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Limiting the exposure of workers to risks from electromagnetic fields (from July 2016)

Limiting the exposure of workers to risks from electromagnetic fields (from July 2016)

The directive lays down minimum health and safety requirements on the exposure of workers to risks from electromagnetic fields.


Directive 2013/35/EU of the European Parliament and of the Council of 26 June 2013 on the minimum health and safety requirements regarding the exposure of workers to the risks arising from physical agents (electromagnetic fields) (20th individual directive within the meaning of Article 16(1) of Directive 89/391/EEC) and repealing Directive 2004/40/EC.


The legislation is an individual directive under Framework directive 89/391/EEC. It introduces measures to encourage improvements in the safety and health of workers. It replaces a 2004 directive (2004/40/EC) that never entered into force due to problems implementing its provisions, especially in the medical sector.


The directive provides for measures to protect workers from all known short-term direct and indirect adverse health effects caused by electromagnetic fields. It does not address potential long-term effects, but if well-established scientific evidence on these becomes available, the European Commission will consider what action to recommend.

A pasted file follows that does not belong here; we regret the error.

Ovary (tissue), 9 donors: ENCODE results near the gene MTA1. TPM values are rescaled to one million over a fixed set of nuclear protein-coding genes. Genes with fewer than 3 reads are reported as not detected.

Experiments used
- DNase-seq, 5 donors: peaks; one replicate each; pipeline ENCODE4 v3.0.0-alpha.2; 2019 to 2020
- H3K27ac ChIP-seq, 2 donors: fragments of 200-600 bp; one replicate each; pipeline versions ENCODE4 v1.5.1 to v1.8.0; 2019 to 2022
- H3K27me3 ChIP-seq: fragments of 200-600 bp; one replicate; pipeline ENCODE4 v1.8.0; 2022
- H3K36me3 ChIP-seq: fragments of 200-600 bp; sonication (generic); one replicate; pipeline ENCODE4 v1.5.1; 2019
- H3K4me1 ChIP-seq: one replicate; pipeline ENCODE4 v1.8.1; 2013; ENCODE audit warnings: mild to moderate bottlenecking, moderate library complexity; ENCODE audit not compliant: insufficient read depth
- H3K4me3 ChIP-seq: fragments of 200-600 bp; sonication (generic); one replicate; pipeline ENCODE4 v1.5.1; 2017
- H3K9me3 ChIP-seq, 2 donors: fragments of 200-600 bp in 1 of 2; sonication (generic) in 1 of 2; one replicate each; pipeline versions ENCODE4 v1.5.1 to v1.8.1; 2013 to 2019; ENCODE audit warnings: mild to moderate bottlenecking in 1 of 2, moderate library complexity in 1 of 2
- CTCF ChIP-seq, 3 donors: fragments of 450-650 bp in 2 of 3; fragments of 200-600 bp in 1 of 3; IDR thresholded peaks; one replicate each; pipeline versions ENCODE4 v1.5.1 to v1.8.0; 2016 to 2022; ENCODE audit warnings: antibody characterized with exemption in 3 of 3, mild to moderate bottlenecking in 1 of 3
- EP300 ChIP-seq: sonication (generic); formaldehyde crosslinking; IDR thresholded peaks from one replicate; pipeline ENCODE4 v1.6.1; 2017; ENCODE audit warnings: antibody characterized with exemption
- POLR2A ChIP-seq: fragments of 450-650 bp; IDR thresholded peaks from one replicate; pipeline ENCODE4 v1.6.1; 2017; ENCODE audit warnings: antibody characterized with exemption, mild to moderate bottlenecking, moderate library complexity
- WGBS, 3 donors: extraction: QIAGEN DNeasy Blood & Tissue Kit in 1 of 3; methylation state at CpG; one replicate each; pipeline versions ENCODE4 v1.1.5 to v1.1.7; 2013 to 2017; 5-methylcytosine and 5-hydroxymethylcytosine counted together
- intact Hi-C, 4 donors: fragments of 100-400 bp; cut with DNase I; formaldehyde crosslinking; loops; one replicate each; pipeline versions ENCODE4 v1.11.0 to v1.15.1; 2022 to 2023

The measures provide for a minimum basis of protection for all workers in the EU, leaving member countries free to maintain or establish stricter requirements. They must transpose the directive into their national legal system by 1 July 2016.


The legislation covers direct biophysical effects. These occur in the human body as a direct result of its presence in an electromagnetic field. They include thermal effects, such as tissue heating, and non-thermal effects like the stimulation of muscles, nerves or sensory organs.

It includes among indirecteffects those that are caused by the presence of an object, such as cardiac pacemakers and other implants, in an electromagnetic field and which could become a safety or health hazard.

The directive sets out exposure limit values, based on biophysical and biological considerations, to protect workers from adverse health and sensory effects. It also contains action levels to identify when relevant protection or prevention measures should be taken.

Obligations on employers

The directive lays down various obligations on employers. They must ensure that exposure of employees to electromagnetic fields remains within the limits set by the directive. If these are exceeded, they must take immediate preventive action. However, exemptions exist whereby levels may be exceeded under certain very strict conditions.

In general, employers must ensure that risks from electromagnetic fields at work are eliminated or reduced as much as possible. Regular risk and exposure assessments and use of practical guides can help to ensure this.

Where risks to workers’ health are identified, employers must have an action plan of protection and preventive measures. This can include technical and/or organisational measures, especially for workers at particular risk.

The legislation also requires health monitoring to prevent, or diagnose early on, any adverse health effects. If excessive exposure is detected employers must provide appropriate medical examinations or individual health monitoring in accordance with national law and practice.



Entry into force

Deadline for transposition in the Member States

Official Journal

Directive 2013/35/EU



OJ L 179 of 29.06.2013, pp. 1-21


Council Directive 89/391/EEC of 12 June 1989 on the introduction of measures to encourage improvements in the safety and health of workers at work (Official Journal L 183, 29.6.1989, pp. 1-8).